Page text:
The role of reading and the reader in Giorgio Agamben’s ‘What is the Contemporary?’ is ambiguous. Rather than examining the importance of reading he emphasises, Agamben explores what it means to be contemporary. Reading Ben Lerner’s 10:04 in the light (and darkness) of Agamben’s essay, I argue both that the essay can be read as a theory of ‘contemporary reading’ and that 10:04 reflects its own contemporariness. 10:04 creates forms of contemporary relationality through a poetics of light and darkness, and positions its reader within a caesural space, in which she is proximate to, and distanced from, the text. This reading therefore opens up an understanding of the contemporary reader that is relational, not historical. Correlatively, 10:04 also raises problematics of the study of the contemporary novel more widely. I shall read a moment of deletion, for instance, to argue that analysis of the contemporary novel must include the field’s un-written materials. I shall likewise analyse 10:04’s interest in the reader to argue that non-readers also form part of the field and deserve critical attention. Ultimately, 10:04 unveils the darkness-within-the-light of the contemporary novel and reader, both of which are missing from Agamben’s essay.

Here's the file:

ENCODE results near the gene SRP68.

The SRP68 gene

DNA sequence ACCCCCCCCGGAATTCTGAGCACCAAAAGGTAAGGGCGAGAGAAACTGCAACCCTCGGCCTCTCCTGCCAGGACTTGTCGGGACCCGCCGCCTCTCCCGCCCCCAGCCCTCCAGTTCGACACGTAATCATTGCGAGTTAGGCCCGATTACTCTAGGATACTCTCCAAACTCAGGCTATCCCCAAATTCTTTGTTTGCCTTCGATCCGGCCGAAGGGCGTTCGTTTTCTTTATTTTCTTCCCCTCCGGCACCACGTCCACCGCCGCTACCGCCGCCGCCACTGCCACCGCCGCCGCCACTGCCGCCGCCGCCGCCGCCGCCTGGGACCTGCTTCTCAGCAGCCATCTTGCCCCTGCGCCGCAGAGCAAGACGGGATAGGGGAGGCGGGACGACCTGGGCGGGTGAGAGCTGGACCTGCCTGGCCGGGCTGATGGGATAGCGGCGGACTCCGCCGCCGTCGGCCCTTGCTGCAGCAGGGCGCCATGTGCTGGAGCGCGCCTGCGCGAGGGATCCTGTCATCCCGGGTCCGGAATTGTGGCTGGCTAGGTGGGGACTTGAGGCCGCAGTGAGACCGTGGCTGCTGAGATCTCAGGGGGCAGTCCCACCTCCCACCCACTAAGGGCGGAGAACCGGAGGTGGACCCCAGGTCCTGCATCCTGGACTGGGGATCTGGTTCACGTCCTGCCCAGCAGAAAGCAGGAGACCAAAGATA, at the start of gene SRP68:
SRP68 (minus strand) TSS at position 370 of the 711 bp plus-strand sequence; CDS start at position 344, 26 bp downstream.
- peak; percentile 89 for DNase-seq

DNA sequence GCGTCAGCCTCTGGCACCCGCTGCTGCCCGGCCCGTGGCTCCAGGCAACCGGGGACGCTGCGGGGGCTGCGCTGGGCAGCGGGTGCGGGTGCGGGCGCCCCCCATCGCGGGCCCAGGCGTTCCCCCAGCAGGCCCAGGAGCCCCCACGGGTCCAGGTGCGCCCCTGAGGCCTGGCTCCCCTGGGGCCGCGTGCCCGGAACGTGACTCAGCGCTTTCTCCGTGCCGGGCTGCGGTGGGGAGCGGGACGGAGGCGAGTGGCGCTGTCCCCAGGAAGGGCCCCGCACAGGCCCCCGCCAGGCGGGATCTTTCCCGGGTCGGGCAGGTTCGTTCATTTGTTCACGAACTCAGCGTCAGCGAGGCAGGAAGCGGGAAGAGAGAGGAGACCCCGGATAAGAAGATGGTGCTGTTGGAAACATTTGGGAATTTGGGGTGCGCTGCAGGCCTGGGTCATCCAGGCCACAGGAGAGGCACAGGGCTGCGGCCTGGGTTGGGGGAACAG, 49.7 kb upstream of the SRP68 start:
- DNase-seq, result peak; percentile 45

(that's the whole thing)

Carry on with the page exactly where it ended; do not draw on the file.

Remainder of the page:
|Number of pages||21|
|Early online date||8 Jun 2019|
|Publication status||Published - 1 Oct 2020|
- darkness and light